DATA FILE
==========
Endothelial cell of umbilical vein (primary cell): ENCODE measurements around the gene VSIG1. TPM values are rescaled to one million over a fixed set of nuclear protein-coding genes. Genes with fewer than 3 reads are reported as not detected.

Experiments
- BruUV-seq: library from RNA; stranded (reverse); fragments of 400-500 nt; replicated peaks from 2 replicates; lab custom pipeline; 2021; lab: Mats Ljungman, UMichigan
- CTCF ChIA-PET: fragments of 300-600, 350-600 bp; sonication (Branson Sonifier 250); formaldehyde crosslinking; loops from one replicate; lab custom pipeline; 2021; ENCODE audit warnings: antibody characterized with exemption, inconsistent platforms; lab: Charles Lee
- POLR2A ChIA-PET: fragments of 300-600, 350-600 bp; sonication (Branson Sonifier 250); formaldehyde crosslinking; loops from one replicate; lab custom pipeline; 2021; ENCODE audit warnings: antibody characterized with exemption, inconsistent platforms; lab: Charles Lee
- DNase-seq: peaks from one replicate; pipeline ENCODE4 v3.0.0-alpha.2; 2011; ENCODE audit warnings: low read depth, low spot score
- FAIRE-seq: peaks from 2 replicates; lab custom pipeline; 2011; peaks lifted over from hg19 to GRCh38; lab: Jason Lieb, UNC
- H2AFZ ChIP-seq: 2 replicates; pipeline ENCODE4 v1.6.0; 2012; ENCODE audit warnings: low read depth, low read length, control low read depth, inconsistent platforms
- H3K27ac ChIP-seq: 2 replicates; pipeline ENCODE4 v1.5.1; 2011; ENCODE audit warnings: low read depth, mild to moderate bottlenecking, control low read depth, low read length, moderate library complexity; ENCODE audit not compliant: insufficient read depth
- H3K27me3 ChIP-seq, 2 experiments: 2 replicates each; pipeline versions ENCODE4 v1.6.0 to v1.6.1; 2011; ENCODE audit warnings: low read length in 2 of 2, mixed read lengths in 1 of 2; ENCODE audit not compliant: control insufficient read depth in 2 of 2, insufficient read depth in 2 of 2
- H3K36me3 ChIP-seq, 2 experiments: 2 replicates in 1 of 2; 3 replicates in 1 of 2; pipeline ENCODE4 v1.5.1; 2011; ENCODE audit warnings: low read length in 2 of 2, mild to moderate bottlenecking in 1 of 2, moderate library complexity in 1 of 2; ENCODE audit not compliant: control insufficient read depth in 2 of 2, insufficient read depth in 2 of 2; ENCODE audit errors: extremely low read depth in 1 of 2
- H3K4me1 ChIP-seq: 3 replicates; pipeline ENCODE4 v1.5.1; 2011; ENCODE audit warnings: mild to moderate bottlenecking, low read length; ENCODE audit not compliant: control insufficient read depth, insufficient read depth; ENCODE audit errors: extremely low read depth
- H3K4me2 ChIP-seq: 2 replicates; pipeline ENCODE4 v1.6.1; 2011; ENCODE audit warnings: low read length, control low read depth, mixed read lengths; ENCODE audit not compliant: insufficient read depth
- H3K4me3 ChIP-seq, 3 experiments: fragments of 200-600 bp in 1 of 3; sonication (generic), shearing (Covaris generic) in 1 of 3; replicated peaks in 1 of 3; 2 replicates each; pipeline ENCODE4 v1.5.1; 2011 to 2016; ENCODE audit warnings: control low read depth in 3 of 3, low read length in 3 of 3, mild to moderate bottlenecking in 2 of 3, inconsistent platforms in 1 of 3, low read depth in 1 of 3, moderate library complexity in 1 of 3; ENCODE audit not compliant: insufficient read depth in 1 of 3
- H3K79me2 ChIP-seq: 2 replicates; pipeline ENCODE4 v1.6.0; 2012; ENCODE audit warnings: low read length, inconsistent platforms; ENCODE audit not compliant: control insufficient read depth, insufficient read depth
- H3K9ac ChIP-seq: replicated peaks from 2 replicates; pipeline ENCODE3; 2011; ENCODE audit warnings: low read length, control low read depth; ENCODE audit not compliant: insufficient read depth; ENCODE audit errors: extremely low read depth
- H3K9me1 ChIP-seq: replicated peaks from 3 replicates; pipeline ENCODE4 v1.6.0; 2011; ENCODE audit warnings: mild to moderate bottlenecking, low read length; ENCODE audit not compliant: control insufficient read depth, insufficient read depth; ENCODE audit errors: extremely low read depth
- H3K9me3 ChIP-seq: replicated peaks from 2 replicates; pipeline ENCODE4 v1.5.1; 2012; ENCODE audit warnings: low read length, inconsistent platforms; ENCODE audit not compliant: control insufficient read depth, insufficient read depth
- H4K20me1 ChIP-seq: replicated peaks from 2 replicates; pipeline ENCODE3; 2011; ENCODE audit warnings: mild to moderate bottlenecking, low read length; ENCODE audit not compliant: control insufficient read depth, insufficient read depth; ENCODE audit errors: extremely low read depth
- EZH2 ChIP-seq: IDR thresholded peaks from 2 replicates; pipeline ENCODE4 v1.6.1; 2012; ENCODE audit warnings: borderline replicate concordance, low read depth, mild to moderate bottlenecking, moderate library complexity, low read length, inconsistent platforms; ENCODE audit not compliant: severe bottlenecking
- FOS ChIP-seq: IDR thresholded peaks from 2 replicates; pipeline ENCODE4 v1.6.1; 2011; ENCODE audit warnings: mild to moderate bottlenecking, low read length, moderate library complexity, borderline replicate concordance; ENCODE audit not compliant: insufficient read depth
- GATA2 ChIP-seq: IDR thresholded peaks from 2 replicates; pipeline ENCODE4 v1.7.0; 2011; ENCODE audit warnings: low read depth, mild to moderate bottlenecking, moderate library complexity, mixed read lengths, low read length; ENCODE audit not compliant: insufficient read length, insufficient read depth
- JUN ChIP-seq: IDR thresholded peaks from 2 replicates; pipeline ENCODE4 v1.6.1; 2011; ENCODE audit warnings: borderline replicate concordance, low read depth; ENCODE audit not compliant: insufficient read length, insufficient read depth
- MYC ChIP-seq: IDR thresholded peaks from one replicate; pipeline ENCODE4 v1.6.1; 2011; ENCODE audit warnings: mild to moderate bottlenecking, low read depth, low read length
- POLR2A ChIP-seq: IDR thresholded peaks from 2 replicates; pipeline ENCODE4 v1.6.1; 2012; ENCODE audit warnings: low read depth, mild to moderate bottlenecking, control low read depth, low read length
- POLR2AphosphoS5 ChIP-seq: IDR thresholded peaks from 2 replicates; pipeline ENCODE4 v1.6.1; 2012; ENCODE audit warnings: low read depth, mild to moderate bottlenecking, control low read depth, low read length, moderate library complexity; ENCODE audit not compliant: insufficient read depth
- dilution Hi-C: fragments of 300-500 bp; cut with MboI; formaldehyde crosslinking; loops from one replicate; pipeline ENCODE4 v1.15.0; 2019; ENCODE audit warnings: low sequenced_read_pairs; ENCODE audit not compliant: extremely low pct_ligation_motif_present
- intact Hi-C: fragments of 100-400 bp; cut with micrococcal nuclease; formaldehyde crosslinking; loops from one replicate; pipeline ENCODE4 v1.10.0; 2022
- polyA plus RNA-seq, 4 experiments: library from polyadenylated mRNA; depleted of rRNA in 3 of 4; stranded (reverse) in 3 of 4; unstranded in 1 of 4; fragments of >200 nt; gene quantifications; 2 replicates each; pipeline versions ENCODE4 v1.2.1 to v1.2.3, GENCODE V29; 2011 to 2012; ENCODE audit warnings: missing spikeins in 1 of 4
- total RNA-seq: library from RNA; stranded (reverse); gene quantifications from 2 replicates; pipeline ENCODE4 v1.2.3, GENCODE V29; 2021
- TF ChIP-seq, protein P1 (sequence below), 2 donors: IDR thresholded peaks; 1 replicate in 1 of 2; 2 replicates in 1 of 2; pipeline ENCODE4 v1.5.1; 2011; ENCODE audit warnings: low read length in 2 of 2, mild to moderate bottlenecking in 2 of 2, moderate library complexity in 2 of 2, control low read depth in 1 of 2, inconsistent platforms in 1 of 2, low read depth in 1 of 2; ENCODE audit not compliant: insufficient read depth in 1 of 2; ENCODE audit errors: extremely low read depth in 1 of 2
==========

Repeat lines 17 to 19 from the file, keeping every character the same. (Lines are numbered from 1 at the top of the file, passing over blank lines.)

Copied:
- H3K9me1 ChIP-seq: replicated peaks from 3 replicates; pipeline ENCODE4 v1.6.0; 2011; ENCODE audit warnings: mild to moderate bottlenecking, low read length; ENCODE audit not compliant: control insufficient read depth, insufficient read depth; ENCODE audit errors: extremely low read depth
- H3K9me3 ChIP-seq: replicated peaks from 2 replicates; pipeline ENCODE4 v1.5.1; 2012; ENCODE audit warnings: low read length, inconsistent platforms; ENCODE audit not compliant: control insufficient read depth, insufficient read depth
- H4K20me1 ChIP-seq: replicated peaks from 2 replicates; pipeline ENCODE3; 2011; ENCODE audit warnings: mild to moderate bottlenecking, low read length; ENCODE audit not compliant: control insufficient read depth, insufficient read depth; ENCODE audit errors: extremely low read depth